Over the next several months, this series of stories, "Grassroots Success: Awakening the Power of Families and Neighborhoods," will explore how meaningful impact on our communities grows from the ground up. Support for "Grassroots Success" is provided by Neighborhood Connections.
This week, Fresh Water takes a closer look at Step Up to UH, a program that offers hands-on training to prospective local employees, preparing them to apply for jobs at University Hospitals and offering ongoing support to those that hire on.
Developing Skills, Taking Challenges
Dan Morgan had been employed in a factory production position at Nestles Prepared Foods for just under three years when company downsizing in November 2014 resulted in his lay-off.
With three children to support, he was job-hunting in a county building when he saw a flyer for Step Up to UH.
Step Up, the neighborhood jobs pipeline, began as a pilot program in 2013 after a survey of Neighborhood Connections’ Neighbor Up
members showed that approximately 30 percent could not find a job in their neighborhood that paid a living wage. Neighborhood Connections, University Hospitals
and Towards Employment
partnered to rectify the problem.
“It is a way for us to increase the number of people we are hiring and retaining from our surrounding neighborhoods of Case Medical Center,” Debbi Perkul, senior workforce development professional at University Hospitals Health System, explains.
Tobacco and drug free residents of Greater University Circle (Glenville, Hough, Fairfax, Central, Buckeye-Shaker, Little Italy, University Circle, and East Cleveland) who have a high school diploma or GED and a criminal-free background who are seeking employment are encouraged to participate in a two-week unpaid training course at Towards Employment that prepares Step Up candidates for interviews and specific jobs with skill development classes.
Accepted into the pre-employment program, Morgan says he learned job skills, personal skills, and most importantly, transferable skills.
“The biggest challenge while there were the mock interviews,” he says, “but they helped me a lot in the long-run. They taught me that eye-contact was most important to make you look attentive and personable.”
The program delivered for Morgan, who is currently employed as an environmental service worker for University Hospitals.
”It’s been good,” he says. “There have been a couple obstacles with personnel along the way, but they taught us in the program that you’re going to get that anywhere. They taught us how to work through it, and it must have stuck in the back of my head.”
Now with a fourth child on the way, Morgan is searching for a more advanced position within UH. He also just completed his first semester at Cuyahoga Country Community College (Tri-C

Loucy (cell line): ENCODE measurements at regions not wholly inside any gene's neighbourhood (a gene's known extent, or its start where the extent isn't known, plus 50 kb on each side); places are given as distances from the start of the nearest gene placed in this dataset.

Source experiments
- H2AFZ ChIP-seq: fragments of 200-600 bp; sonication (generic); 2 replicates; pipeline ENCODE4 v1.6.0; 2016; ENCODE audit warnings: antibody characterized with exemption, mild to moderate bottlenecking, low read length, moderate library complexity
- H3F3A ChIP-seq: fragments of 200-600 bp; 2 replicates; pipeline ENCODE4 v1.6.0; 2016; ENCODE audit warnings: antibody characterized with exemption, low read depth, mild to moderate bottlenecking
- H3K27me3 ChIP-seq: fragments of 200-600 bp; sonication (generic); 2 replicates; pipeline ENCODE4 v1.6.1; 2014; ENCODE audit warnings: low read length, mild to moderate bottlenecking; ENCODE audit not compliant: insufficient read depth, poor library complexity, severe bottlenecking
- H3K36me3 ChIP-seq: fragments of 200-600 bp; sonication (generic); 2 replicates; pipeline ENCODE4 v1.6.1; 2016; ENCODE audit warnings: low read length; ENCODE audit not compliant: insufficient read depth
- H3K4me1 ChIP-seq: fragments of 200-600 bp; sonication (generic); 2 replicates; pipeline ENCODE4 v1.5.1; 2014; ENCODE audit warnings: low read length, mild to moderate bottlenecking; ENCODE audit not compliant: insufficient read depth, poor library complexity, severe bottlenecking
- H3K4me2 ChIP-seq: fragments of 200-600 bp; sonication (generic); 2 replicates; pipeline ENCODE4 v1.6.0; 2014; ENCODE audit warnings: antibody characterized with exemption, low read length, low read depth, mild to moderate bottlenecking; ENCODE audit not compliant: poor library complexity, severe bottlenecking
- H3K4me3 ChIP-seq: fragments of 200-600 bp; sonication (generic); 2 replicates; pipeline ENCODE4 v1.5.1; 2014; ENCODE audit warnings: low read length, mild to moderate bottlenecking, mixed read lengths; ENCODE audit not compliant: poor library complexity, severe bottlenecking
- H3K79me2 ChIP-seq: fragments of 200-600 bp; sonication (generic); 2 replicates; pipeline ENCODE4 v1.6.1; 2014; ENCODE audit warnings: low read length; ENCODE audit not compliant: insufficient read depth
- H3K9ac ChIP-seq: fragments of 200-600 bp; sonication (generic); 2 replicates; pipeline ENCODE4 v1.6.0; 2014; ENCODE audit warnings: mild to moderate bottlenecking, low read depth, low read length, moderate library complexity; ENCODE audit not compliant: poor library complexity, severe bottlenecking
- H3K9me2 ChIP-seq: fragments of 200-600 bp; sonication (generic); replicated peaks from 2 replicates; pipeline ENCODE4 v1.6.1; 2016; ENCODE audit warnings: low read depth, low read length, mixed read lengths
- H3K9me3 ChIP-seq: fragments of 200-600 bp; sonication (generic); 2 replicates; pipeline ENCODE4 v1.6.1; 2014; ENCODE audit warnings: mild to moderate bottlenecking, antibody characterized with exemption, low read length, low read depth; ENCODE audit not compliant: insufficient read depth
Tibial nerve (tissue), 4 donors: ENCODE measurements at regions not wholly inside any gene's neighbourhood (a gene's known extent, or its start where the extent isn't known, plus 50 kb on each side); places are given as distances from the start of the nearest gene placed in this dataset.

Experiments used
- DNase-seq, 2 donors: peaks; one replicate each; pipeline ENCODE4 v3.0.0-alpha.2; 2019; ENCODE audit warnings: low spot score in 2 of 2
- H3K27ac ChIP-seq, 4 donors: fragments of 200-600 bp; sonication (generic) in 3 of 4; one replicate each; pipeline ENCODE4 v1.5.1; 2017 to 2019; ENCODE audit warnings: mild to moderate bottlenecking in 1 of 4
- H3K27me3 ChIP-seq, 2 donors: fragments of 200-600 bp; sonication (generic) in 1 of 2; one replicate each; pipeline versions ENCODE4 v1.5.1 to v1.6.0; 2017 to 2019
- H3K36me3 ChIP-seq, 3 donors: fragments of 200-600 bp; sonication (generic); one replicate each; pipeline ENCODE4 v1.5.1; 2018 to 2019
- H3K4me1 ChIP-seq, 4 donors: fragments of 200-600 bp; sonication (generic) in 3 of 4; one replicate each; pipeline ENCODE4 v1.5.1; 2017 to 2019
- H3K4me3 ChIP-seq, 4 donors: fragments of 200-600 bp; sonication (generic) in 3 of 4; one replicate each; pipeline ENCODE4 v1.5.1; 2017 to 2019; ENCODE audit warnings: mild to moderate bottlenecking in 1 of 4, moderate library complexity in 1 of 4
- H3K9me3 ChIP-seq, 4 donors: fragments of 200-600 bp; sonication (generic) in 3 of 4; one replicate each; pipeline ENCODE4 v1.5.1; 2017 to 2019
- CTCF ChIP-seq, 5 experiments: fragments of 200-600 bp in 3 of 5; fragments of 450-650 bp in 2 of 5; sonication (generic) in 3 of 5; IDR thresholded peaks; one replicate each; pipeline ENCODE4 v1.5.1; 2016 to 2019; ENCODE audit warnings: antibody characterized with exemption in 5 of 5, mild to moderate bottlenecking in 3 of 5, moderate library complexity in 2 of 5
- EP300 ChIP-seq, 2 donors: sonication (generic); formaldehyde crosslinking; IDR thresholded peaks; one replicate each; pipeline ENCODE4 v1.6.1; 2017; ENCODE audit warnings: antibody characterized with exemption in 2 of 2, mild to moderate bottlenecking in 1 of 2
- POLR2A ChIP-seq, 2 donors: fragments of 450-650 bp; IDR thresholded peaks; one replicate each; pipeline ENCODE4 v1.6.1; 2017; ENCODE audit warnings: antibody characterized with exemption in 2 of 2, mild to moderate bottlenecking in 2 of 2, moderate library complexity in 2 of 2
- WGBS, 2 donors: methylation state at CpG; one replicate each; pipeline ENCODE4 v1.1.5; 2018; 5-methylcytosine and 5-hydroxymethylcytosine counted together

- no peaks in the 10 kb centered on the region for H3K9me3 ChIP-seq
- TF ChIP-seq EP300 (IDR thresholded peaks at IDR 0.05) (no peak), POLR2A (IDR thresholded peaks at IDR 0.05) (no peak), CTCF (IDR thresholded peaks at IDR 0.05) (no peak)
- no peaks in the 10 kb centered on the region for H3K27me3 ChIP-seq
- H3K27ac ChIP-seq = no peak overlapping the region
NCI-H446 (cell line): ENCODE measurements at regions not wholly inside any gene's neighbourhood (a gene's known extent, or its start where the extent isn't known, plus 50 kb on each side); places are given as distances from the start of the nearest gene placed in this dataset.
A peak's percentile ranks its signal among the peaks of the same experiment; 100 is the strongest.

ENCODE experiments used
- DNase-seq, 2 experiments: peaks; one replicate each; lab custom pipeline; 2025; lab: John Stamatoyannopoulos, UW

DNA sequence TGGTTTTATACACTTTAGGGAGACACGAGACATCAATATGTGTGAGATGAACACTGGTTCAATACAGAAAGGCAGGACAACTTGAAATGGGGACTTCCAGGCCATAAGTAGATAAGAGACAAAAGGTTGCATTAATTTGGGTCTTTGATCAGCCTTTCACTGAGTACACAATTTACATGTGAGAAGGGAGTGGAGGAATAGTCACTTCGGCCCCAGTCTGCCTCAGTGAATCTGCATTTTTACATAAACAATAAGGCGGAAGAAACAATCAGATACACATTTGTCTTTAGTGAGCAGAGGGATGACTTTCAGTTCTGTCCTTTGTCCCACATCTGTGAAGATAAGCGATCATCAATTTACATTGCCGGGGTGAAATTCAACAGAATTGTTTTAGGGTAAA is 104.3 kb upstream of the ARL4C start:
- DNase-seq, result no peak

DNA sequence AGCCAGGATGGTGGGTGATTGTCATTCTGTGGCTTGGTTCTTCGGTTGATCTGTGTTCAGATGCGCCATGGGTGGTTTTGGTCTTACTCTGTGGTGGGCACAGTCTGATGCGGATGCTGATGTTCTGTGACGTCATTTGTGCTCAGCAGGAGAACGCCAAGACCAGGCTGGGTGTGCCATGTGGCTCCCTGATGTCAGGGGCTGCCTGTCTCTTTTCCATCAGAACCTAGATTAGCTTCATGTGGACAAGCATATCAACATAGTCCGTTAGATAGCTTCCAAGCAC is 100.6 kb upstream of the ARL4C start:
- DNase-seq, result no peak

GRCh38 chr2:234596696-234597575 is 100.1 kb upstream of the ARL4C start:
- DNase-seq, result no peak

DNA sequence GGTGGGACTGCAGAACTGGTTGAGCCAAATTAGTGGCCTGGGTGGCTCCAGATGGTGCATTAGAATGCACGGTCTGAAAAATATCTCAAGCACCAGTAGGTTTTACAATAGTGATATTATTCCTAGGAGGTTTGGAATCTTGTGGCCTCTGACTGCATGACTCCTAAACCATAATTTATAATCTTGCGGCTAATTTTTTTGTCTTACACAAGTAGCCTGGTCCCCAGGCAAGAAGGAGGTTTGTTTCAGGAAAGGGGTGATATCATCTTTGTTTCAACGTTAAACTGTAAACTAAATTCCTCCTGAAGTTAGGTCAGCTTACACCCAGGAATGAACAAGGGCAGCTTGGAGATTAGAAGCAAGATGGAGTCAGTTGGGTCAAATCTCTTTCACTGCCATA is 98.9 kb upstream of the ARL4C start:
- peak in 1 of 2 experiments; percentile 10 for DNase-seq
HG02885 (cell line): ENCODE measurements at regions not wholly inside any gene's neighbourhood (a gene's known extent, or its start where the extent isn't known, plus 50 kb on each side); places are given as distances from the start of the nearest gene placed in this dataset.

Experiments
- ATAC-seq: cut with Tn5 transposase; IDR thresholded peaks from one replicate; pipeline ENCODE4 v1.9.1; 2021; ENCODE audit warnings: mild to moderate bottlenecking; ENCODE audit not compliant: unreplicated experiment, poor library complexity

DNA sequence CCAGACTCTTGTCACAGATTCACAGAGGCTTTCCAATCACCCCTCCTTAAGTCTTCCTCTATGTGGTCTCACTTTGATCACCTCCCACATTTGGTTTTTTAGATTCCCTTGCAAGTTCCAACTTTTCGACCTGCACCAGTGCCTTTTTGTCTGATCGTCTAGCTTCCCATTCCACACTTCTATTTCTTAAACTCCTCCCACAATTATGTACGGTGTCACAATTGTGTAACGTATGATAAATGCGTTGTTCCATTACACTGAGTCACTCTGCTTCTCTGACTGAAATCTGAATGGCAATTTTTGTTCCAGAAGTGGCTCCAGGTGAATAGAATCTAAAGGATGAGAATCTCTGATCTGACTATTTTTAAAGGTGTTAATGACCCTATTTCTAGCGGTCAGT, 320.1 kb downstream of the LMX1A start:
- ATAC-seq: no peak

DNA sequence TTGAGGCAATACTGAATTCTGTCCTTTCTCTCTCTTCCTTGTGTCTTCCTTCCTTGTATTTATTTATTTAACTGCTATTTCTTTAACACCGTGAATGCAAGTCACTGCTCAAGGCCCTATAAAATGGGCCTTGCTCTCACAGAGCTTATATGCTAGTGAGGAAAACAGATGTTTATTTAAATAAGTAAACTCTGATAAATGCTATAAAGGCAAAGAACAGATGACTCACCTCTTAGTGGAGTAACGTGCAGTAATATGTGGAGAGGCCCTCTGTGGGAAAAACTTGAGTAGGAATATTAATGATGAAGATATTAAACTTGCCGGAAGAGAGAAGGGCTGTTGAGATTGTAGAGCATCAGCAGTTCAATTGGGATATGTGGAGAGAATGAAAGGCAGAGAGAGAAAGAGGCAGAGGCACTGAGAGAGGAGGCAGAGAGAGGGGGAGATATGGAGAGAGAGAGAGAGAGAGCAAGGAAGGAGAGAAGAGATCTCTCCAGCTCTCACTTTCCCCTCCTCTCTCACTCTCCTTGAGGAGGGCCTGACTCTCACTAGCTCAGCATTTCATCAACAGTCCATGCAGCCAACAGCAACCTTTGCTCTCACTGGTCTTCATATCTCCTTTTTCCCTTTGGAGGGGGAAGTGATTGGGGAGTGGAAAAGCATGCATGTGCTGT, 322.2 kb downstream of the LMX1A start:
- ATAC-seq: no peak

) on his way to his dream of becoming a certified public accountant.
He says the skills he learned through the Step Up program will “most definitely” help him in his future field, and adds that he appreciates the people who helped him in the program and continue to reach out to him even now that he’s on his own.
Towards Employment advancement coordinator Staci Wampler reports the program has held 20 sessions, resulting in more than 150 people finding job placement. Towards Employment gets the job requisitions prior to seating each class and typically selects three times more students than job openings. The organization works closely with UH and the managers of the hiring departments to learn who are the best employees for the specific jobs.
Cleveland State University (CSU
) is the evaluation and data collection partner for the program, tracking outcomes that they update every quarter. They also collect data on where employees live, indicating how many remain in the neighborhoods after hiring on.
The Step Up program mirrors the process of getting hired at UH at large, beginning with a phone interview. During the two-week training, candidates scan in and out daily in a work simulation.
“We look at competency and skills and address a certain gap in the skill set,” says Chelsea Mills, Towards Employment's director of business services. “It’s an opportunity to learn about how to talk about transferable skills and how their skills translate. It’s an opportunity to get that foot in the door.”
Step Up to UH Info Session at NewBridge
“We work on communication and customer service in a hospital setting tailored to that specific job,” adds Wampler. “We can even bring in a manager or a person who has been through the program to explain what a day on the job is like.
“The biggest hurdle [for potential candidates] is not enough access to knowing what a resume is supposed to look like. We help them with how to talk about their skills and have confidence in their abilities.”
Another significant portion of the training focuses on getting along with difficult people, which is something everyone in the work force contends with. To help work through such challenges, Towards Employment also provides six months of retention career coaching after program attendees are hired. The coaching works; Step Up to UH has an average retention rate of 80 percent after one year, which is higher than UH’s internal retention rate. After one year, employees are eligible for advancement, and one third of those who have gone through the program have done just that.
Walter Wright, program manager for economic inclusion at CSU's Maxine Goodman Levin College of Urban Affairs
and interim executive director of NewBridge Cleveland Center for Arts & Technology